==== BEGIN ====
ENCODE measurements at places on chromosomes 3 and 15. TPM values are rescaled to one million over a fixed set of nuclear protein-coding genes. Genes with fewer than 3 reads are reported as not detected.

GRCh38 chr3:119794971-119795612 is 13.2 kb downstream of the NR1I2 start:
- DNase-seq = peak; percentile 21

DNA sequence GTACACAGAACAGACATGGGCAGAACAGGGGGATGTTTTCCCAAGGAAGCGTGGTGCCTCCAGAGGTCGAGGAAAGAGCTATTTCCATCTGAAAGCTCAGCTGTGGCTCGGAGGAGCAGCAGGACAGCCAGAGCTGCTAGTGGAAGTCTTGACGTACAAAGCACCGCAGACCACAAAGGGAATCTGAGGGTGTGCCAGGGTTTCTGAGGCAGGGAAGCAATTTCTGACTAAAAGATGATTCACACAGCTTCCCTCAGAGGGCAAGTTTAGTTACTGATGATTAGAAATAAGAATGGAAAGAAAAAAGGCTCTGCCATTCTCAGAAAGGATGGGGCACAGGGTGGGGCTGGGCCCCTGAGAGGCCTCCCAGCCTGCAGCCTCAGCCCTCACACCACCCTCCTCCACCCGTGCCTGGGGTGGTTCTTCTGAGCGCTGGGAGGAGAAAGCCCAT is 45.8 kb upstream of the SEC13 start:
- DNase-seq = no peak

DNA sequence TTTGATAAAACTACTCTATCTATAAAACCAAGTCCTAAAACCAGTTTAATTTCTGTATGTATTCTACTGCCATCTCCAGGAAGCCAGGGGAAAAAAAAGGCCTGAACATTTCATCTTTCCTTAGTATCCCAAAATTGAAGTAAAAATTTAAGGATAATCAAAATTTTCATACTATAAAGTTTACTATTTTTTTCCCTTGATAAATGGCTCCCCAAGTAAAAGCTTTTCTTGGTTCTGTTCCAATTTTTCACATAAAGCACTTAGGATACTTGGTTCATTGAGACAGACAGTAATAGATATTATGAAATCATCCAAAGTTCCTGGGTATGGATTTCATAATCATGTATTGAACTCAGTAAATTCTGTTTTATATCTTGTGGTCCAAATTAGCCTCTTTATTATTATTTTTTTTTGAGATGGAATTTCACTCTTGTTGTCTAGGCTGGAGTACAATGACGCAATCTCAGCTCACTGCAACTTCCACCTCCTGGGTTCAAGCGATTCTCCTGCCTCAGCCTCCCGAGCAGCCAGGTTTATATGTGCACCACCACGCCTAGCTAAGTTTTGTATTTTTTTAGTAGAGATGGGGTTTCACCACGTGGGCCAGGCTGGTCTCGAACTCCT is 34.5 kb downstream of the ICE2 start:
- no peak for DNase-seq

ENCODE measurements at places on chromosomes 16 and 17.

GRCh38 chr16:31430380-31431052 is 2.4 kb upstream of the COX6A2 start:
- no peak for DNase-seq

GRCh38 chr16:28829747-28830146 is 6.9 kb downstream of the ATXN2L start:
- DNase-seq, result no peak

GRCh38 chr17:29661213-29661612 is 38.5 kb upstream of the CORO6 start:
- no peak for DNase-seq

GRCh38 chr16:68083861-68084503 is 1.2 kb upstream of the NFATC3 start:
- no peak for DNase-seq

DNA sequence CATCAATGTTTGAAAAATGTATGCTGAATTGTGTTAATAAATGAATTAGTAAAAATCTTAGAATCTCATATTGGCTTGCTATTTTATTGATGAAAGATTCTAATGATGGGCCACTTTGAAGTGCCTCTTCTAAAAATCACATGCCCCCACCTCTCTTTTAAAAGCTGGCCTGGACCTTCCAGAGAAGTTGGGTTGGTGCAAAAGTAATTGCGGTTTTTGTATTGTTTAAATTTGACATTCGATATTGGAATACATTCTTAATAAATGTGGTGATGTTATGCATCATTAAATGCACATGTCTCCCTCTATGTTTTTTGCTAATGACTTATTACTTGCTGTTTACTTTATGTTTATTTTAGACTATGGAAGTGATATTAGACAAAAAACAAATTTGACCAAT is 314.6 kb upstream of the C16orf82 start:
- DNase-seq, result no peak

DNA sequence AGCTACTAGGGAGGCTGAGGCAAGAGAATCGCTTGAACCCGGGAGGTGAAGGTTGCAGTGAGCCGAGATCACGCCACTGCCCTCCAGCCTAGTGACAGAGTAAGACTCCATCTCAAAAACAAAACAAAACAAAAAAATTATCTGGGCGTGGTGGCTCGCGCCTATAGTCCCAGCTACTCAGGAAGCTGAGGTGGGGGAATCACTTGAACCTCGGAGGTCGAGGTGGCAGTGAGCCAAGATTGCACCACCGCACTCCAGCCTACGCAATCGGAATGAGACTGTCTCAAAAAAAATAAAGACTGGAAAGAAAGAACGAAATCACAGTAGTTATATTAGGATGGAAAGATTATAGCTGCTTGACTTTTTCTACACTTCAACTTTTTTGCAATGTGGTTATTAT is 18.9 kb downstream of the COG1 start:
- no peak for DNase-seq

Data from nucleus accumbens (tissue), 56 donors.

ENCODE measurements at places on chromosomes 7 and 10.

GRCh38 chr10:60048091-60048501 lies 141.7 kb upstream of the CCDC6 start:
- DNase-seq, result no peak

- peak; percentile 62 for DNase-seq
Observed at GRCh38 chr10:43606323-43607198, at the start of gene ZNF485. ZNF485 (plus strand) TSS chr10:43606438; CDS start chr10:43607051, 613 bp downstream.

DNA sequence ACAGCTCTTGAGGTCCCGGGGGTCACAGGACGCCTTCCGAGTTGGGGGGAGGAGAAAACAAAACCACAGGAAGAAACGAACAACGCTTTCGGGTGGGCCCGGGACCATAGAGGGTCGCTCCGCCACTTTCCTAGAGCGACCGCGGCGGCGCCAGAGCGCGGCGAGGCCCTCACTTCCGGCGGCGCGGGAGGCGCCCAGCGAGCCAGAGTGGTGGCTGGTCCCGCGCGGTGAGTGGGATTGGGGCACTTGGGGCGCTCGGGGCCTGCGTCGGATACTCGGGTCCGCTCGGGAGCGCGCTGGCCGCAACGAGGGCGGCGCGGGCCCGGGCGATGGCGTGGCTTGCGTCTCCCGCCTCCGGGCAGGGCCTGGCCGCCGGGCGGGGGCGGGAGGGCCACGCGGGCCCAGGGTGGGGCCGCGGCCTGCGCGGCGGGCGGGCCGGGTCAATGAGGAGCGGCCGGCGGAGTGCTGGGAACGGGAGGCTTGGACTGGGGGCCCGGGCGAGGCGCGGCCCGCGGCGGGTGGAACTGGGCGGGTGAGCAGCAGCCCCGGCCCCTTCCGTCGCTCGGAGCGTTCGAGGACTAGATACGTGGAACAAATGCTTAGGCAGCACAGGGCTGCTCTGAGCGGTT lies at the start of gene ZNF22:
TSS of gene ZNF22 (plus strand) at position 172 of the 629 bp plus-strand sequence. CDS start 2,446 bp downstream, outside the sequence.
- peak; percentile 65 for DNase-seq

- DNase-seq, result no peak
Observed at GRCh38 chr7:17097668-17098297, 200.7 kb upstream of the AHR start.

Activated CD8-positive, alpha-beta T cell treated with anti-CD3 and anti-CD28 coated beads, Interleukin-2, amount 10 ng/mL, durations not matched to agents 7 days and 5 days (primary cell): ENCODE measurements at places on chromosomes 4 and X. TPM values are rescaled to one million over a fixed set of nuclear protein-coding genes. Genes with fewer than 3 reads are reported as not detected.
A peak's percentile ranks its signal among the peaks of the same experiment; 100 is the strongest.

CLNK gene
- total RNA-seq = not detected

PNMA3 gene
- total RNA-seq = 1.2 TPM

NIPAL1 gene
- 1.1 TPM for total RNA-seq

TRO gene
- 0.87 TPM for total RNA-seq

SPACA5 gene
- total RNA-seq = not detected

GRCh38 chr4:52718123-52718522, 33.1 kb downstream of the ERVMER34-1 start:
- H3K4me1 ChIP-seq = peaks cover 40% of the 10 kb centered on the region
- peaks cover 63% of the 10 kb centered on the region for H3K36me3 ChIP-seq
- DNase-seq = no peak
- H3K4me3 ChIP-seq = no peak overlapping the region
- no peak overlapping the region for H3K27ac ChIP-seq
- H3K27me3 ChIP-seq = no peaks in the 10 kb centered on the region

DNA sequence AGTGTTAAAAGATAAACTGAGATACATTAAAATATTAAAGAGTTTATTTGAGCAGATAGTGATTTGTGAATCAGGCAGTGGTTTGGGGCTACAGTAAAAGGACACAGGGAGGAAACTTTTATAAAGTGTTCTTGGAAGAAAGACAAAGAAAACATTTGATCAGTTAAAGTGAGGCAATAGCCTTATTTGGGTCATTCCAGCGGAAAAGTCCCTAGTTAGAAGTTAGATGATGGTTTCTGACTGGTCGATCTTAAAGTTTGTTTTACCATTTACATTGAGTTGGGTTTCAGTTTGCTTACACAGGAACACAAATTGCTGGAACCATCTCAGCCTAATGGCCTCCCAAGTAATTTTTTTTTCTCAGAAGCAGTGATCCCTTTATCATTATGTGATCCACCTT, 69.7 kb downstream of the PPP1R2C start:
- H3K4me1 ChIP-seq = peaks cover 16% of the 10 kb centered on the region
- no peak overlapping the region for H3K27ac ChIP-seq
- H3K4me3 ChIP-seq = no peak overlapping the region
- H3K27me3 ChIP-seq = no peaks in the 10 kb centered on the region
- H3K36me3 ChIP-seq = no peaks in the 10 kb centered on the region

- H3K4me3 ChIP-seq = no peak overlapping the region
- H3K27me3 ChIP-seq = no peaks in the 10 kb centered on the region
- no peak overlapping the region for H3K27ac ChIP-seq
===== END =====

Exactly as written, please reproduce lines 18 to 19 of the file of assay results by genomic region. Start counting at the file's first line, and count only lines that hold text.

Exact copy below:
- DNase-seq, result no peak

DNA sequence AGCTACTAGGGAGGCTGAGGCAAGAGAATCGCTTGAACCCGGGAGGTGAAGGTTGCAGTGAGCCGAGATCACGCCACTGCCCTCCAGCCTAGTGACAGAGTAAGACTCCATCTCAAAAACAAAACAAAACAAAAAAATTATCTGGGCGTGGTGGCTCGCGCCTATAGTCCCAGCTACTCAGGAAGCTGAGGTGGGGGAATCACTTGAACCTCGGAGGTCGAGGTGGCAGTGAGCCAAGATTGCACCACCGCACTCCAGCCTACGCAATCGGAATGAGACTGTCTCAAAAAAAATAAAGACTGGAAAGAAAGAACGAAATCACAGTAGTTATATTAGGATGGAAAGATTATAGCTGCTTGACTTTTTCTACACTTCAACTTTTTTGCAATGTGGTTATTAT is 18.9 kb downstream of the COG1 start: